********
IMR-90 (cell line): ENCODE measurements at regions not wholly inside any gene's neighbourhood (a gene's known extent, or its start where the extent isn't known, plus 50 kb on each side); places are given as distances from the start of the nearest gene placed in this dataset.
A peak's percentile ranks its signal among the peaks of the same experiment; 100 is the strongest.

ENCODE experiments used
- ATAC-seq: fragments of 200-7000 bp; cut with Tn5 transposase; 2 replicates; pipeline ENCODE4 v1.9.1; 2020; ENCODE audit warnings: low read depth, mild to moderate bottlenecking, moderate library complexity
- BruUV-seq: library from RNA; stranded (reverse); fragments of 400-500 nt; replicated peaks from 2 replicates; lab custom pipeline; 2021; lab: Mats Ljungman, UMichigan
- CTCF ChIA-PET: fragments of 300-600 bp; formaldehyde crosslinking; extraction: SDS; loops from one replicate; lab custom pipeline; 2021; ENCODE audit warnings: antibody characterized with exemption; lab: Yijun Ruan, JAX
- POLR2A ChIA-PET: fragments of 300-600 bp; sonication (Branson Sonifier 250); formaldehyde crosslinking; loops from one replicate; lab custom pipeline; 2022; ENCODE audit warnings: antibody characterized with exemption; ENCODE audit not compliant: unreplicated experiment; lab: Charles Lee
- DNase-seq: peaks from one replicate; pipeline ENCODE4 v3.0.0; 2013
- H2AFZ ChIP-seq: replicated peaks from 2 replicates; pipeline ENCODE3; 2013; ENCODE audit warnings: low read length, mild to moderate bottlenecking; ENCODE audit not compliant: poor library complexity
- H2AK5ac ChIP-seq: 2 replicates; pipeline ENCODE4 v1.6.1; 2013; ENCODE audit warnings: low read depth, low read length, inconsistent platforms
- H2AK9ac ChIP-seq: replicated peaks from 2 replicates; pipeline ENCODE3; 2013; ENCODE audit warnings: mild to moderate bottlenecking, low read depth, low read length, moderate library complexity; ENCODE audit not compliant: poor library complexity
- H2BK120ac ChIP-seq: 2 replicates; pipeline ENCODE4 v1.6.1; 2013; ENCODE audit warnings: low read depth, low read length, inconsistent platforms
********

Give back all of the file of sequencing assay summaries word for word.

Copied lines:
IMR-90 (cell line): ENCODE measurements at regions not wholly inside any gene's neighbourhood (a gene's known extent, or its start where the extent isn't known, plus 50 kb on each side); places are given as distances from the start of the nearest gene placed in this dataset.
A peak's percentile ranks its signal among the peaks of the same experiment; 100 is the strongest.

ENCODE experiments used
- ATAC-seq: fragments of 200-7000 bp; cut with Tn5 transposase; 2 replicates; pipeline ENCODE4 v1.9.1; 2020; ENCODE audit warnings: low read depth, mild to moderate bottlenecking, moderate library complexity
- BruUV-seq: library from RNA; stranded (reverse); fragments of 400-500 nt; replicated peaks from 2 replicates; lab custom pipeline; 2021; lab: Mats Ljungman, UMichigan
- CTCF ChIA-PET: fragments of 300-600 bp; formaldehyde crosslinking; extraction: SDS; loops from one replicate; lab custom pipeline; 2021; ENCODE audit warnings: antibody characterized with exemption; lab: Yijun Ruan, JAX
- POLR2A ChIA-PET: fragments of 300-600 bp; sonication (Branson Sonifier 250); formaldehyde crosslinking; loops from one replicate; lab custom pipeline; 2022; ENCODE audit warnings: antibody characterized with exemption; ENCODE audit not compliant: unreplicated experiment; lab: Charles Lee
- DNase-seq: peaks from one replicate; pipeline ENCODE4 v3.0.0; 2013
- H2AFZ ChIP-seq: replicated peaks from 2 replicates; pipeline ENCODE3; 2013; ENCODE audit warnings: low read length, mild to moderate bottlenecking; ENCODE audit not compliant: poor library complexity
- H2AK5ac ChIP-seq: 2 replicates; pipeline ENCODE4 v1.6.1; 2013; ENCODE audit warnings: low read depth, low read length, inconsistent platforms
- H2AK9ac ChIP-seq: replicated peaks from 2 replicates; pipeline ENCODE3; 2013; ENCODE audit warnings: mild to moderate bottlenecking, low read depth, low read length, moderate library complexity; ENCODE audit not compliant: poor library complexity
- H2BK120ac ChIP-seq: 2 replicates; pipeline ENCODE4 v1.6.1; 2013; ENCODE audit warnings: low read depth, low read length, inconsistent platforms